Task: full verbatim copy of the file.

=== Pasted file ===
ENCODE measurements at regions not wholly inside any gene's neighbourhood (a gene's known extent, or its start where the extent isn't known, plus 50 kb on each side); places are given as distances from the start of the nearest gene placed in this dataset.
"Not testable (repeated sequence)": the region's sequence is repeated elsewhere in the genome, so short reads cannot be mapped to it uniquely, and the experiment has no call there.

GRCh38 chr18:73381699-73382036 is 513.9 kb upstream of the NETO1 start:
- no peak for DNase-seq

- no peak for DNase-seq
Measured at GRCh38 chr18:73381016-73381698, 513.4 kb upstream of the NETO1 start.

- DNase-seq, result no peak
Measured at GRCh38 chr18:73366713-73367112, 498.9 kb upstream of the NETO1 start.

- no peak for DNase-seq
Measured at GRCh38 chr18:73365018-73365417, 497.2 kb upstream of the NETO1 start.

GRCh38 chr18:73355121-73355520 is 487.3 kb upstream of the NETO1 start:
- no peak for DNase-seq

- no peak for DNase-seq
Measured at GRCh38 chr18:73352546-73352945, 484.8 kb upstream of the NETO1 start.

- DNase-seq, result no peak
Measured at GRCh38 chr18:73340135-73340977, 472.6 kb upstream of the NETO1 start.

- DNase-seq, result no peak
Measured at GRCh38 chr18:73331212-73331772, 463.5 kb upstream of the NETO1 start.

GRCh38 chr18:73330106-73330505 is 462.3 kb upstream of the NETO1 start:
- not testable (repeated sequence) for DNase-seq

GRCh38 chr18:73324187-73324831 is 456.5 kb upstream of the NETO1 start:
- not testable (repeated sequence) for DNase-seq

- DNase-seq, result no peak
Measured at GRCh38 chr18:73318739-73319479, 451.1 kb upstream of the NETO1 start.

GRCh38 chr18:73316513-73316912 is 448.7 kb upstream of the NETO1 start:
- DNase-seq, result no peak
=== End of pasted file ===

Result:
ENCODE measurements at regions not wholly inside any gene's neighbourhood (a gene's known extent, or its start where the extent isn't known, plus 50 kb on each side); places are given as distances from the start of the nearest gene placed in this dataset.
"Not testable (repeated sequence)": the region's sequence is repeated elsewhere in the genome, so short reads cannot be mapped to it uniquely, and the experiment has no call there.

GRCh38 chr18:73381699-73382036 is 513.9 kb upstream of the NETO1 start:
- no peak for DNase-seq

- no peak for DNase-seq
Measured at GRCh38 chr18:73381016-73381698, 513.4 kb upstream of the NETO1 start.

- DNase-seq, result no peak
Measured at GRCh38 chr18:73366713-73367112, 498.9 kb upstream of the NETO1 start.

- no peak for DNase-seq
Measured at GRCh38 chr18:73365018-73365417, 497.2 kb upstream of the NETO1 start.

GRCh38 chr18:73355121-73355520 is 487.3 kb upstream of the NETO1 start:
- no peak for DNase-seq

- no peak for DNase-seq
Measured at GRCh38 chr18:73352546-73352945, 484.8 kb upstream of the NETO1 start.

- DNase-seq, result no peak
Measured at GRCh38 chr18:73340135-73340977, 472.6 kb upstream of the NETO1 start.

- DNase-seq, result no peak
Measured at GRCh38 chr18:73331212-73331772, 463.5 kb upstream of the NETO1 start.

GRCh38 chr18:73330106-73330505 is 462.3 kb upstream of the NETO1 start:
- not testable (repeated sequence) for DNase-seq

GRCh38 chr18:73324187-73324831 is 456.5 kb upstream of the NETO1 start:
- not testable (repeated sequence) for DNase-seq

- DNase-seq, result no peak
Measured at GRCh38 chr18:73318739-73319479, 451.1 kb upstream of the NETO1 start.

GRCh38 chr18:73316513-73316912 is 448.7 kb upstream of the NETO1 start:
- DNase-seq, result no peak